The Seesaw is a new kind of advice column in which a a broad range of columnists will address the real life issues faced by interfaith couples and families. Join the discussion by commenting on this post, sharing it on Facebook or following the Forward on Twitter. And keep the questions coming. You can email your quandaries, which will remain anonymous, to: firstname.lastname@example.org
What if They Become Too Attached to Judaism?
I’m a non-Jewish woman married to a Jewish man. This year our boys, 9 and 11, are heading off to Jewish sleepaway camp for the first time. It is the same camp my husband and his sister went to and they have many fond memories from their summers there. Frankly, I was a little hesitant about sending them since we aren’t too Jewish in our home and do most of our observing at my in-laws but I went along with it anyway because of my husband’s memories. Now as I wait for them to return I am a bit worried about them becoming much more attached to their Jewish side and me feeling a little left out as a result. How can I be supportive of whatever they discover there while still making sure they understand that I, and therefore our family, is not really a Jewish one?
Your Kids Are Old Enough to Make Their Own Decisions
LAUREL SNYDER: I was in middle school when I decided I wanted to be a vegetarian, and while our house didn’t stop eating meat, my mom did a good job of making sure that I had healthy options, so that I could explore the path I’d chosen.
If your kids were suddenly interested in practicing yoga, or learning to play the bagpipes, you’d support them, right? Because they’re at an age when it’s appropriate for them to make independent decisions. If they both suddenly got into sports, your household would become sportier. If they got into drama, you’d all go see more plays.
It’s hard, as a parent, to watch kids outgrow our shared experiences (and control). But it’s what has to happen. The best parents I know let go of the steering wheel at those moments, unless there’s real danger.
Bear in mind — what they try out now is unlikely to be exactly where they end up. Identity development is a nonlinear process. And your kids probably won’t even remember the specifics of this summer when they’re grown, but they’ll remember that they had a mom who supported them unconditionally. I think, in the end, that’s what you want.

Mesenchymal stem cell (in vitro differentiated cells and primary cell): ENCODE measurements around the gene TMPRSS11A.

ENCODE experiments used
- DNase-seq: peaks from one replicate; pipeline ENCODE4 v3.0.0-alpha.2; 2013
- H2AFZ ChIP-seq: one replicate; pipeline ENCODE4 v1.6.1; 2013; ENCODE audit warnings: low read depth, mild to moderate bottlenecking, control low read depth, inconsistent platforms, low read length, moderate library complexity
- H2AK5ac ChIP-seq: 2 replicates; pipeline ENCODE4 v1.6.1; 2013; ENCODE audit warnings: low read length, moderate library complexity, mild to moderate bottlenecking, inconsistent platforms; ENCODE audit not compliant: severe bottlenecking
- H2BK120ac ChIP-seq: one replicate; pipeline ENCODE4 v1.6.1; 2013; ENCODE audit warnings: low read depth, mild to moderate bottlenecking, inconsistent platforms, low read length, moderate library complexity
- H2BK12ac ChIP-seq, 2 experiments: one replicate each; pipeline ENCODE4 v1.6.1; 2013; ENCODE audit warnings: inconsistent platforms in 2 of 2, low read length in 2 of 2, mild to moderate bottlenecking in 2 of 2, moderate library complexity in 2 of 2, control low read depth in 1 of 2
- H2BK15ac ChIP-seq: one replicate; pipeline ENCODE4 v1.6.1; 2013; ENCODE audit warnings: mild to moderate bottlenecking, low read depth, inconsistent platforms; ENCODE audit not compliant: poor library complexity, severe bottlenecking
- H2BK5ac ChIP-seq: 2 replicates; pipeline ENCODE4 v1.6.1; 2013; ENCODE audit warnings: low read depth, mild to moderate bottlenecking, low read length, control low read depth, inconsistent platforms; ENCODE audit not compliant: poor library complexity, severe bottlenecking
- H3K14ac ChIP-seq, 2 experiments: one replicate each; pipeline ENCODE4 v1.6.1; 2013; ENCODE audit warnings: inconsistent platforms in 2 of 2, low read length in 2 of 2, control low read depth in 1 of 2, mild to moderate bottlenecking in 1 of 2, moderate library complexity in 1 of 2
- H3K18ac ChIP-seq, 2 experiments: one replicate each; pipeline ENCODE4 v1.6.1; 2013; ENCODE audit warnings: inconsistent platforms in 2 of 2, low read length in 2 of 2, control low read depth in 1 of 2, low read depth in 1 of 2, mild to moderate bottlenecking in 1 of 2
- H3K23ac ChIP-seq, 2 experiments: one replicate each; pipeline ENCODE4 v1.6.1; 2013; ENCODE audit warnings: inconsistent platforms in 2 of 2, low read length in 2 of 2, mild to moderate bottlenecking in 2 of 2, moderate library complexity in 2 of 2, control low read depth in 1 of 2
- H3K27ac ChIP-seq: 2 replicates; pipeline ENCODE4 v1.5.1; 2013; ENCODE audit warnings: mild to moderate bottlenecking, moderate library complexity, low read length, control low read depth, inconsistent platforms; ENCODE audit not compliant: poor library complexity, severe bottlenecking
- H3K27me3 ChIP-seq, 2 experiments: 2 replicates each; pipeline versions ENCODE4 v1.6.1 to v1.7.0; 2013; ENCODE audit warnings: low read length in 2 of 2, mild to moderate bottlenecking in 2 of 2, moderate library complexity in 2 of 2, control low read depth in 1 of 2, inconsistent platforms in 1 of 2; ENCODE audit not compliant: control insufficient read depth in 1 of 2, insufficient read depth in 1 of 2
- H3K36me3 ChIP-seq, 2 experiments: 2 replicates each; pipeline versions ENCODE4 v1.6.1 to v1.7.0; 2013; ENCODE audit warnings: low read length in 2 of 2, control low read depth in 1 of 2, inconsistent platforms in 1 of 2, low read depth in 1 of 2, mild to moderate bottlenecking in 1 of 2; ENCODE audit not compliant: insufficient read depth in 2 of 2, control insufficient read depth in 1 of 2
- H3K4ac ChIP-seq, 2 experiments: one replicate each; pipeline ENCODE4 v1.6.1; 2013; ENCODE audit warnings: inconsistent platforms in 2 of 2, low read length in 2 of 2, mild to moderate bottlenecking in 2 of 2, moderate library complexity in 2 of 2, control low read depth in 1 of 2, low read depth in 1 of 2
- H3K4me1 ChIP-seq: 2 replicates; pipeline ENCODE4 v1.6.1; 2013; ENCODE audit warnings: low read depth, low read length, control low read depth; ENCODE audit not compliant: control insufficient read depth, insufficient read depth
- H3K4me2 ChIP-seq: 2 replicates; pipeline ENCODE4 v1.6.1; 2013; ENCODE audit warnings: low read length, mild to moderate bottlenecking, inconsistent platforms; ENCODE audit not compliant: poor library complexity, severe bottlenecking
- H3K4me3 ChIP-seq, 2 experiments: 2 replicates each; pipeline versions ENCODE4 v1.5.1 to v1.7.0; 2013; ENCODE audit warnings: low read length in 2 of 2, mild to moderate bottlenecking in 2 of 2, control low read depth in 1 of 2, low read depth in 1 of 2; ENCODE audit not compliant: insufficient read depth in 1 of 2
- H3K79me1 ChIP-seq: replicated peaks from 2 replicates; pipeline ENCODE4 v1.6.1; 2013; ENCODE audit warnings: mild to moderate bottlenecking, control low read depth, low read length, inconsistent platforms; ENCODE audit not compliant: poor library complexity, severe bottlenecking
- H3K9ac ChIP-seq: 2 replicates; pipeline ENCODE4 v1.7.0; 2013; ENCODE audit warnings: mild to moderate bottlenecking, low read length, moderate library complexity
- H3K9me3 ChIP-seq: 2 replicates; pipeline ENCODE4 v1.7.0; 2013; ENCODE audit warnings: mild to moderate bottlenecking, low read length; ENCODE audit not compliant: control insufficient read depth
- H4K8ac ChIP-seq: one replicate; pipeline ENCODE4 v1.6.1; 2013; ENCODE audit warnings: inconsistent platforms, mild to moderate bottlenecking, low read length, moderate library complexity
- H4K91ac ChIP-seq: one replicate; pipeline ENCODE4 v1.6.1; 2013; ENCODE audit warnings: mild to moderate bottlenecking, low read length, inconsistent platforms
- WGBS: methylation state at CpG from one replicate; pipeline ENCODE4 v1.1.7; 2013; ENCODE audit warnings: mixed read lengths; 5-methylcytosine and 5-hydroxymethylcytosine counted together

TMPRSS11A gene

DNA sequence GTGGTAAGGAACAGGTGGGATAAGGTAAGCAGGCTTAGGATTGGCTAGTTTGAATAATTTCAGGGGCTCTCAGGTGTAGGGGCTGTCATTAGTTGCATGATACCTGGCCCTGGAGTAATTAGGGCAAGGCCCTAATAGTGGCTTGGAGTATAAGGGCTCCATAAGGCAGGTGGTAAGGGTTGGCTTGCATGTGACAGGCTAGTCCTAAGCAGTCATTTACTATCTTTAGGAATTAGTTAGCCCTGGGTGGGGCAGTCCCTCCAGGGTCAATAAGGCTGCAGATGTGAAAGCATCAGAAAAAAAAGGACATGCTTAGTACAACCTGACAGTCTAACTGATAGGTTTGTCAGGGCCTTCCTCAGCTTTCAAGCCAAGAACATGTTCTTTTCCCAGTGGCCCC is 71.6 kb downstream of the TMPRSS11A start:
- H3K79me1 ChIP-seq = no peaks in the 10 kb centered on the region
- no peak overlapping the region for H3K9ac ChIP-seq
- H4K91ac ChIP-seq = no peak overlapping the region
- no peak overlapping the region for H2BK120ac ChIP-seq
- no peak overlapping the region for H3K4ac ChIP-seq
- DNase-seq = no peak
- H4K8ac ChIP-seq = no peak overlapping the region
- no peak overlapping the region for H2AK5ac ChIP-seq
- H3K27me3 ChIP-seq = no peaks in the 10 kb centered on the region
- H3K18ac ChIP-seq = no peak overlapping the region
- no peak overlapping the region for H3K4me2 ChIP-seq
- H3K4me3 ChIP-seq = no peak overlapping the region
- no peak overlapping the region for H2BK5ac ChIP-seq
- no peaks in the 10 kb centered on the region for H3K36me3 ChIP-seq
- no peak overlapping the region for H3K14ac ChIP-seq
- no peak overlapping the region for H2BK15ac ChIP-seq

Also, you get to ask questions, and share your own responses, as long as you can do so in a positive way. You can challenge their choices. Ask them why they do the things they do. Turn this moment of change (if it comes) into a dialogue. I wouldn’t attempt to devalue the experimentation they’re doing, or poke fun at something that makes them happy. But you’re a person too, and your viewpoint—that of the parent who doesn’t totally get it—is a valid one.
One nice thing about Judaism is that it (theoretically) welcomes challenge and debate.
You’re Still Their Mom, No Matter What
JIM KEEN: Sending your children to an overnight camp can be stressful, even without the cultural and religious ingredients. Like you, I am not Jewish. And, like you, I was also fearful that I would feel left out when my wife and I decided to raise our girls as Jews.
When kids go away to camp, it’s a time for them to explore many things about themselves—how they fare on their own without mom and dad, how they make and keep friends in a cabin, how well they do in archery, etc. In this particular instance, it’s also a great opportunity for them to explore their Jewish side and how other kids celebrate Judaism. The better they know themselves, the more self-confident they will be.